During Team SoloMid's search for a new support to replace the departing Bora “YellOwStaR” Kim, Vincent “Biofrost” Wang was probably the least exciting option on the table. Biofrost had floated around the Challenger Series scene for the past year, most recently spending six unremarkable games with Dream Team.
Perhaps surprisingly, given the other names being floated in the rumour mill, Biofrost won the job.
Two weeks and nine games in, Biofrost can no longer be described as “least exciting” or “unremarkable.” Biofrost’s team has won all four of their best-of-three series so far, looking like a confident and cohesive unit, and Biofrost himself has stood out on the highlight reels.
But while the early results suggest that Biofrost is fitting in great with his new team, there are aspects of his play style that might still end up being a downgrade for TSM, and there remain imperfections in his game that TSM will need to resolve if they want to continue to grow and find success as a team.
Making the Choice
TSM’s choice to sign Biofrost was likely influenced by many different factors, but one of the main questions a team has to ask itself is whether a player will be a good “fit,” both in terms of personality and play style.
By personality, Biofrost ‘s teammates have applauded him for being receptive to criticism and eager to learn, very important attributes for a rookie joining a team of veterans.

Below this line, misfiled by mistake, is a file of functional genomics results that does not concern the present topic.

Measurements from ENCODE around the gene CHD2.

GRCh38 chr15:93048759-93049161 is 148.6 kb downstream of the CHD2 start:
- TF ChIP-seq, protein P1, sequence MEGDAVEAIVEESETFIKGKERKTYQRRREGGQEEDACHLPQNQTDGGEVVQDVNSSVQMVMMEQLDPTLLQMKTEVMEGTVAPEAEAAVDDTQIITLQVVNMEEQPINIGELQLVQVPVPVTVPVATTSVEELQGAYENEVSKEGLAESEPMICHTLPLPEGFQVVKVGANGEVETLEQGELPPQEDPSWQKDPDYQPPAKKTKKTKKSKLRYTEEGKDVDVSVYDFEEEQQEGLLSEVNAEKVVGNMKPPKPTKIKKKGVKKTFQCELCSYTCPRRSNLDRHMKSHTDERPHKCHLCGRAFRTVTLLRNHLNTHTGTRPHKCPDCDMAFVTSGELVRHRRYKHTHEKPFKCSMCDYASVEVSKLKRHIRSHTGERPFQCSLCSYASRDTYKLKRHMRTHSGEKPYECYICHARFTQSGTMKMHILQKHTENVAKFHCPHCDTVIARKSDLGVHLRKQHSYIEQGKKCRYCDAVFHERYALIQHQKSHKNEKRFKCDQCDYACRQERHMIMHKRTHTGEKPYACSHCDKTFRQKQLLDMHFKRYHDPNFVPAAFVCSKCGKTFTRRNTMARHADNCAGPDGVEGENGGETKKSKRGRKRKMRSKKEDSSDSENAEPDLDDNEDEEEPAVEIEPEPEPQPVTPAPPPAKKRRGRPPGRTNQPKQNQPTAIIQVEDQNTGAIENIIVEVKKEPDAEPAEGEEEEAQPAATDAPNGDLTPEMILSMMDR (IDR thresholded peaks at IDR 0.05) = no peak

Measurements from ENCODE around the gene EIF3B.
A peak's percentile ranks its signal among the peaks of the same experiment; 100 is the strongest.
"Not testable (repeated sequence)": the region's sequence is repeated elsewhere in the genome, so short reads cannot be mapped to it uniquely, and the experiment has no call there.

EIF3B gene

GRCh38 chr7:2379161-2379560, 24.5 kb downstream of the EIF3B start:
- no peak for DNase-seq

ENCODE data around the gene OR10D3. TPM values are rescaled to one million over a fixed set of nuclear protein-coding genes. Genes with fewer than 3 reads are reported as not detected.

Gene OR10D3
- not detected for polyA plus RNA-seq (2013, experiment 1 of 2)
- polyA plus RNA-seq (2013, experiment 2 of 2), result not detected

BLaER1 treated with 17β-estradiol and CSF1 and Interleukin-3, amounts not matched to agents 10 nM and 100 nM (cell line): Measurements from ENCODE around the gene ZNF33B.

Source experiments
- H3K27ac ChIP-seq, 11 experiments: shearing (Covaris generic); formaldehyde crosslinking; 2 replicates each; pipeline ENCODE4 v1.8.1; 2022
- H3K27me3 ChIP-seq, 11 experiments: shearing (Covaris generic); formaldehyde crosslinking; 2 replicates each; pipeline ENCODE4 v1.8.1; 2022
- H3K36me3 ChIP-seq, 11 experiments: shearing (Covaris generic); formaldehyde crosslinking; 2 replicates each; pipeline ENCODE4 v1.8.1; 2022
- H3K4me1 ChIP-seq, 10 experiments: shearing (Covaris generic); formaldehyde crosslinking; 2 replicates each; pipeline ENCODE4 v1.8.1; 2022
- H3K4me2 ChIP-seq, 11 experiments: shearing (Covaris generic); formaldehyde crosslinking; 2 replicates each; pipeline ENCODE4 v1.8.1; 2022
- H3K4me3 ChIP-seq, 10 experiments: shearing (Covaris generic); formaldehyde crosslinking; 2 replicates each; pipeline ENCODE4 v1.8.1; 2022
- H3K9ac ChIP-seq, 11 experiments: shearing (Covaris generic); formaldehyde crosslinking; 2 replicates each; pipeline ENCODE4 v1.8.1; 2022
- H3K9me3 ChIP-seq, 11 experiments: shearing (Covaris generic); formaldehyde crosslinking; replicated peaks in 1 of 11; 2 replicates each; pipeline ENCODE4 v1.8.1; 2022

Playstyle is both a more observable and often a more complicated question to break down. In TSM’s case, they were tasked with not just finding a support player who could slot in smoothly alongside Yiliang “Doublelift” Peng as a duo in the bottom lane, but also someone who would mesh with the team's overall strategic identity, hopefully better than YellOwStaR had in spring.
Based on how they played last split, TSM needed a player with two main playstyle attributes: stay-at-home laning to mesh with Doublelift, and active playmaking, particularly in teamfights. Biofrost's play with Dream Team suggested that he was a strong fit for the former attribute, but there were reasons to feel he might be a downgrade in the latter.
Playing with Dream Team, Biofrost was mostly reactive and protective, holding the fort with his AD carry during the laning phase with only occasional roams to place a shallow ward or two in the enemy jungle or toss out a skill shot in the mid lane. Biofrost looked above-average in 2v2 laning, and paired with Doublelift, a very good laner, there was reason for optimism that TSM's 2v2 would be strong.
So far, this element of Biofrost’s play is paying off. YellOwStaR’s roaming tendencies were frequently criticized as a sign of the poor stylistic fit between him and Doublelift, but Biofrost shares Doublelift’s philosophy of playing the laning phase as a close-knit pair and beating the enemy duo lane head-to-head. Through the first two weeks, Doublelift is boasting a +4.6 CSD at 10 and +204 GD at 10, which are fairly impressive numbers. Interestingly, though, while that gold lead is more than Doublelift was earning last split, Doublelift actually had a better CSD at 10 in spring. That’s possibly a vagary of lane swaps, but it's something to keep an eye on going forward.